11. On the international scene, Morocco appears to be one of the most reliable friends of the West within the Arab world. Mr. Znined recalled the Kingdom's strong support to the Western alliance during the Gulf War and the participation of Moroccan troops in IFOR and SFOR in Bosnia-Herzegovina. He also expressed the government's satisfaction over the developments in the NATO Mediterranean Dialogue Initiative which took place in the February 1999 meeting in Valencia. Mr. Radi and Mr. Jallal Essaid, Chairman of the Chamber of Councillors, expressed the profound satisfaction of the Moroccan parliament concerning its participation in the NATO PA's activities as a parliamentary observer. Critical positions towards the West in general, and towards NATO in particular, were expressed by some of the academics at Hassan II University in Casablanca. Apparently, after the end of the Cold War, Europe had lost interest in North Africa, considering it less "attractive" - both economically and politically - than Eastern Europe.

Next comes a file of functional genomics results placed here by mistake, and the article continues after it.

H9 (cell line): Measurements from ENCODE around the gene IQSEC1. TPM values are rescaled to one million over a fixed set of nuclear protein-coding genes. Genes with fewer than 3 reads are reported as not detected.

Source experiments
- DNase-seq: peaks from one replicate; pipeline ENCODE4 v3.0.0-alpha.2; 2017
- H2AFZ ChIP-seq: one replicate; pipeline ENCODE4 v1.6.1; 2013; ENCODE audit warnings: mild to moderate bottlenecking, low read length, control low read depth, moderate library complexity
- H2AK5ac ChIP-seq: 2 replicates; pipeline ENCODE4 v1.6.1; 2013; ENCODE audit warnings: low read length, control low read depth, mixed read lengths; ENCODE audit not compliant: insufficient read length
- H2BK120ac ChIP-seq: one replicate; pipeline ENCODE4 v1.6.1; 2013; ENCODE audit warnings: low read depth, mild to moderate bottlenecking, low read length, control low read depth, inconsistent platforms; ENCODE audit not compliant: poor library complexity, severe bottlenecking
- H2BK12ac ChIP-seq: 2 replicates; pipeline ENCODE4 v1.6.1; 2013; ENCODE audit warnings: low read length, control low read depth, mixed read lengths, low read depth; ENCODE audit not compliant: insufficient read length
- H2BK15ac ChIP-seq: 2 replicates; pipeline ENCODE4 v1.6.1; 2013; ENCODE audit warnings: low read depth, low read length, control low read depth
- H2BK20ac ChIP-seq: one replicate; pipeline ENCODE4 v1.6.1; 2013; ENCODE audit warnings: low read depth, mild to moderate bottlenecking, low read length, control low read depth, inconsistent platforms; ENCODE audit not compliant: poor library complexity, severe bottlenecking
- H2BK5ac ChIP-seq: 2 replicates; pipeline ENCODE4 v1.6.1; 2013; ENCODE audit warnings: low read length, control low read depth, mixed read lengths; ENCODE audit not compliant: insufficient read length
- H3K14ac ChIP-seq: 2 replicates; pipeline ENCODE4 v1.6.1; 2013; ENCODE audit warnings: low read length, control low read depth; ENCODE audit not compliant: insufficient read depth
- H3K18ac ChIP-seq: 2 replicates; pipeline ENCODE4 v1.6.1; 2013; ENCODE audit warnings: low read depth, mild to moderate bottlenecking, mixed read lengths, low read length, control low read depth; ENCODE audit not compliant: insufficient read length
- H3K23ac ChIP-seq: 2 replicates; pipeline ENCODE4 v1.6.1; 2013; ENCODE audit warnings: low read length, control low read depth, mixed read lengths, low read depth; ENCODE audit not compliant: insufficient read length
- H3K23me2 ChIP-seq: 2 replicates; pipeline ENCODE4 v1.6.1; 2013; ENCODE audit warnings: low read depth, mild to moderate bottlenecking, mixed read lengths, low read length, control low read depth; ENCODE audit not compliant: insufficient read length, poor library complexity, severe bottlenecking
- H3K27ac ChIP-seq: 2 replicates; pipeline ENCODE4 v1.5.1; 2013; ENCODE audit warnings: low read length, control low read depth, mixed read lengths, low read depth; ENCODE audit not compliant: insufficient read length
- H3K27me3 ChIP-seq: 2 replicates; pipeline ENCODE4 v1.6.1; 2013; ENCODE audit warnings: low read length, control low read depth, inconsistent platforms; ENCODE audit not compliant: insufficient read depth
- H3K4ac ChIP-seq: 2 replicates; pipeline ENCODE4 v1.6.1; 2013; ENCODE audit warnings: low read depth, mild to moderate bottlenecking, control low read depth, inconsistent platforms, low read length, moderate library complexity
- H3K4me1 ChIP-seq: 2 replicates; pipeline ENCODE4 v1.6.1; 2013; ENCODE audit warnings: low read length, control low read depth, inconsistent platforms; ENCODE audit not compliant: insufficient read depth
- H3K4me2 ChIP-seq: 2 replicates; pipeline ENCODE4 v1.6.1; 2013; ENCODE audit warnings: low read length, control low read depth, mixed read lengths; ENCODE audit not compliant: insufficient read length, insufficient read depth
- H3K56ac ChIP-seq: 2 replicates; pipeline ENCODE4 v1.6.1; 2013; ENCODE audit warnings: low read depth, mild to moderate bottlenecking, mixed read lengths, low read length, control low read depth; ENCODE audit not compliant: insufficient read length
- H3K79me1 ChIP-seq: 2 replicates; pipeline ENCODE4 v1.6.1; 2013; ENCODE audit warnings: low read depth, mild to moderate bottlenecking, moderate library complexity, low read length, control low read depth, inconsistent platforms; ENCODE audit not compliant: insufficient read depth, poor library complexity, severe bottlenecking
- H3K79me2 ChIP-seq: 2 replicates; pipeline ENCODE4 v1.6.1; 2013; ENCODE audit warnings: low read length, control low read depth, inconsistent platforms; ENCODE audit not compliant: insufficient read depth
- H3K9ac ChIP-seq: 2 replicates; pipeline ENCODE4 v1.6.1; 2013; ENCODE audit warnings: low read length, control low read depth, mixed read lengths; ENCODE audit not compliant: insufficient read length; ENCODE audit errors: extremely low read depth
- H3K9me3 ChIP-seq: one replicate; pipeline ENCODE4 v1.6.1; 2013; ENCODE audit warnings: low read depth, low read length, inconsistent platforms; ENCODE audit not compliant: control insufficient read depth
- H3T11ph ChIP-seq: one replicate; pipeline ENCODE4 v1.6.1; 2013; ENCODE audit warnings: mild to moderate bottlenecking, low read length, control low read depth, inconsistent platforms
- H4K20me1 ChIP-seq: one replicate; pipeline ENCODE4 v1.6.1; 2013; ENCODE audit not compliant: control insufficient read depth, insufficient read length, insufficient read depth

12. With specific regard to the current crisis in Kosovo, members of the government expressed mild approval of, or sympathy for NATO's action against Yugoslavia. Mr. Znined emphasised the fact that Kosovars are discriminated in their country for mainly religious reasons. Among Moroccan parliamentarians, some expressed critical opinions about NATO's strategy. Mr. Abdelkader Bayna, leader of the USFP group in the Chamber of Deputies, declared that NATO's air strikes had only accelerated the ethnic cleansing policy of the Serb government in Kosovo and that the entire population of Yugoslavia would finally be the real victim of the war. The academics at Hassan II University expressed their concern over Kosovo setting a precedent for the future of international law. They fear NATO could become a sort of "military arm" of the United Nations or an instrument for the United States to extend their "hegemonic control".

IV. WESTERN SAHARA